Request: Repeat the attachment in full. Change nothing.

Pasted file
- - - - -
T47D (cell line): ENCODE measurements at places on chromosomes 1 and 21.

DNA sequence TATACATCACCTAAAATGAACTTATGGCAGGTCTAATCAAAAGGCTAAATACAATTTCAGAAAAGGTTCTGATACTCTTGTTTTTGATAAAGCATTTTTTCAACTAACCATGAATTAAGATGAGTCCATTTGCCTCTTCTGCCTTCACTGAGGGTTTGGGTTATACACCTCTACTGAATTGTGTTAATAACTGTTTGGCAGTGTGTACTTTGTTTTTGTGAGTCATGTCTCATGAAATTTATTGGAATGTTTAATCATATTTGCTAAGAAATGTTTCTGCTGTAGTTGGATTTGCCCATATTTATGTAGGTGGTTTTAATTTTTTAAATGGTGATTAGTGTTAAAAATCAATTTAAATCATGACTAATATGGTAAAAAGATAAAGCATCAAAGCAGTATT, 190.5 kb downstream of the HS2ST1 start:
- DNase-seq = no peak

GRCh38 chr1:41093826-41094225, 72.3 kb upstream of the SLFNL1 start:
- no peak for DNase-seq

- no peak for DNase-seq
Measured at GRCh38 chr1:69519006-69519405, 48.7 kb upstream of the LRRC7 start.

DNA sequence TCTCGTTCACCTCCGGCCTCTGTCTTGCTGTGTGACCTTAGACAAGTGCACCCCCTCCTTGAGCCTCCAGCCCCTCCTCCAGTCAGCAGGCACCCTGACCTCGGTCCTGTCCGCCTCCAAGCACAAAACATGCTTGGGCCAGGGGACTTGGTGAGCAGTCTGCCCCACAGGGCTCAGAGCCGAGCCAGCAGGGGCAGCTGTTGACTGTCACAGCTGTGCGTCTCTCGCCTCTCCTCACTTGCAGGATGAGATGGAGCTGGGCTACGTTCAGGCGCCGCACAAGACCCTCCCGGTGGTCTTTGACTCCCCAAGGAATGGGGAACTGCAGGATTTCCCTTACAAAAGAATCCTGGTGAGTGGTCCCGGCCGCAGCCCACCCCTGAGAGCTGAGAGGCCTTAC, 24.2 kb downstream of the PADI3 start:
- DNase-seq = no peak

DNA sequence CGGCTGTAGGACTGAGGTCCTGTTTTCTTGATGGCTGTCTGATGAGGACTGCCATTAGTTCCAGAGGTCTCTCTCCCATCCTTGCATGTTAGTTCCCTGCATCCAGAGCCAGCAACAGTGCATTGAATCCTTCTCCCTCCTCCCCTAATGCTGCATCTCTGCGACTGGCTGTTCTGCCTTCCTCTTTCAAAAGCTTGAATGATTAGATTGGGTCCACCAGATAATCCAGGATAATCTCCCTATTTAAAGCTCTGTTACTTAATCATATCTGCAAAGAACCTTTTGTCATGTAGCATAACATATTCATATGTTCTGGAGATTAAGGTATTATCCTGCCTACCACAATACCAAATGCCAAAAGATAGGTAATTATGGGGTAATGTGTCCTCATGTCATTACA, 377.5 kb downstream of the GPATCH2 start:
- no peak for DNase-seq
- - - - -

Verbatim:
T47D (cell line): ENCODE measurements at places on chromosomes 1 and 21.

DNA sequence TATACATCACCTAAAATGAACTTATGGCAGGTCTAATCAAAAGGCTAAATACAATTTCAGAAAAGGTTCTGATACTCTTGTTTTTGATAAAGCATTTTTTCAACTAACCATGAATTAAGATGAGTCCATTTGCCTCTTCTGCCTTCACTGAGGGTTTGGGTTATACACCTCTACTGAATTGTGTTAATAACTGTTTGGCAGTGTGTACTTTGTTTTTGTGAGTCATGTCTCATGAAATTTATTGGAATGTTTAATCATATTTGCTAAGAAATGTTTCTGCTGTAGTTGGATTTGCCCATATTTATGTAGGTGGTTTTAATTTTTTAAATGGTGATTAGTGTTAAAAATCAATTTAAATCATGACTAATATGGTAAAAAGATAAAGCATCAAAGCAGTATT, 190.5 kb downstream of the HS2ST1 start:
- DNase-seq = no peak

GRCh38 chr1:41093826-41094225, 72.3 kb upstream of the SLFNL1 start:
- no peak for DNase-seq

- no peak for DNase-seq
Measured at GRCh38 chr1:69519006-69519405, 48.7 kb upstream of the LRRC7 start.

DNA sequence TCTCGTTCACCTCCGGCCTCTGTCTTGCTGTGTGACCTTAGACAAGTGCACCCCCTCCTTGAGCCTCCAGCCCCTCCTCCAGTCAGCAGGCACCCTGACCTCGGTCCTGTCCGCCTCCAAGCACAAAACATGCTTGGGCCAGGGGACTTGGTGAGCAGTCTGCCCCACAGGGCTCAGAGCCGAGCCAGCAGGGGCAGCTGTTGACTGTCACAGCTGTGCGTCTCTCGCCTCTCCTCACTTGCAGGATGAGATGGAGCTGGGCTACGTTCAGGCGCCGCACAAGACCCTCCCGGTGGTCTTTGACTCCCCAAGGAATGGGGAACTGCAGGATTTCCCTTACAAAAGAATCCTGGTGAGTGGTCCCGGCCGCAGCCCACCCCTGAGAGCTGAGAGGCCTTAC, 24.2 kb downstream of the PADI3 start:
- DNase-seq = no peak

DNA sequence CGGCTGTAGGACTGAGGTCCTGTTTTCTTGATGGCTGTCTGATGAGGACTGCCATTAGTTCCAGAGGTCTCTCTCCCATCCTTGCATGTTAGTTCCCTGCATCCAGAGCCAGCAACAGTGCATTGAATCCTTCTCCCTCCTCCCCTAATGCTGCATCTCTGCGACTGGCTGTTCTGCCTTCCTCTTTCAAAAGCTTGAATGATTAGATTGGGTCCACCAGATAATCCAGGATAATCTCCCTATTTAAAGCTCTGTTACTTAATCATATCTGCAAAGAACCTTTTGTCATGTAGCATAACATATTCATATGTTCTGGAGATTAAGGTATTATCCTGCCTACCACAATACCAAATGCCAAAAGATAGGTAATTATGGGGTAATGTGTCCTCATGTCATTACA, 377.5 kb downstream of the GPATCH2 start:
- no peak for DNase-seq